All of the scientific talk was centered around rescuing Lusitania from it's dire situation. There was more drama and more conflict in Xenocide than there was in SftD which was a plus. But, again, there was too much. Ender and the Lusitanians were in an impossible situation. The Starways Fleet was coming with the M.D. Device which meant certain annihilation once it arrived. The Piggies wanted to leave the planet with the Descolada virus within them which meant certain annihilation for mankind. The scientists on Lusitania wanted to transform or kill the Descolada virus which would mean certain annihilation for the Piggies. Jane, the omnipresent computer program, was facing being discovered which meant certain annihilation for her. And, as a breather, there were some people on the planet Path that had a genetic defect that needed to be fixed.
Let's recap: annihilation, annihilation, annihilation, genetic defect. Do Piggies die, do humans die, or is Lusitania wiped out? What to choose? It was almost as bad as the movies in which the protagonist is hopelessly doomed. It was at this point that the science fiction became more mysticism.
Xenocide is a 600 page bridge from book two to book four. 600 pages of which at least 150 could have been deleted. Orson tied in another planet and another people that he clumsily connected to the plight of Lusitania. The converging stories, as they would be, eventually connected in the most curious fashion. I got the impression that he wanted to write a separate story but didn't think it could stand on its own so he added it to Xenocide. As boring as the parallel story began, it was somewhat interesting towards the end and far more believable than a lot of other events that were going on. Still, I saw it as largely unnecessary and adding too much undesirable content to a story which I was struggling to like as it was.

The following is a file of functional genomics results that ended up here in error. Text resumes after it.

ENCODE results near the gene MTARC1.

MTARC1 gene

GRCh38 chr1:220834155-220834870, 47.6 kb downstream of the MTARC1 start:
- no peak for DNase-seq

Xenocide ultimately brings forth many quandaries that can make for great discussions. The characters are very clearly defined and hold hard and fast positions on various sides of the myriad of issues. Sure, each of them tries too hard to sound wise and prophetic, which only causes me to dislike them more, but whatever opinion you hold about the political, scientific, social and religious conundrums the Lusitanians face there is a character that you will side with. I didn't particularly like any of the characters, Ender included, until the end. But the book isn't readable because of the likeability of characters or even a real deference to their peril. The book is readable because--even though the events take place on a remote planet with a small population of people and aliens, even though I didn't like any of the characters and some I wished would have been summarily executed, even though I didn't like the metaphysical route the book took--"Xenocide" will give you a lot to talk about.
Top reviews from other countries
WHAT THE HELL HAPPENED!?
Around 70% of this story was taken up with pseudo-philosophical debates that went in circles before going NOWHERE (GAHHHHHHHHH!), arguments between Ender’s step family that went NOWHERE, and normal conversations that went on TOO LONG. e.g:
(Jane and Ender)
Ender: Do it
Jane: I’m not sure I should do it
Ender: Well [reason why you should do it]
Jane: I’m not sure
[See line 1, and repeat for several pages]
Now imaging this formula done with philosophy in EVERY chapter, mixed in with family-feuds in EVERY CHAPTER.
WHERE THE HELL WAS THE EDITOR!? GAHHHHHHHHHHHHHHHHHHHHHHHHHHH!!
This piece of crap was around 20% longer than the previous installations, and it had about a quarter of the story!!!! GRRRRRRR!! I am so annoyed!
Much like the second and third Matrix films, it seems as though the author has started believing his own press and tried to add too much philosophy and hidden meanings to the point where an “okay” story has become bloated and irritating.
A favourite quote of mine (after I’d put up with all of this **** for about 75% of the book):
“…my adoptive nephew, it is wild philosophy we need…”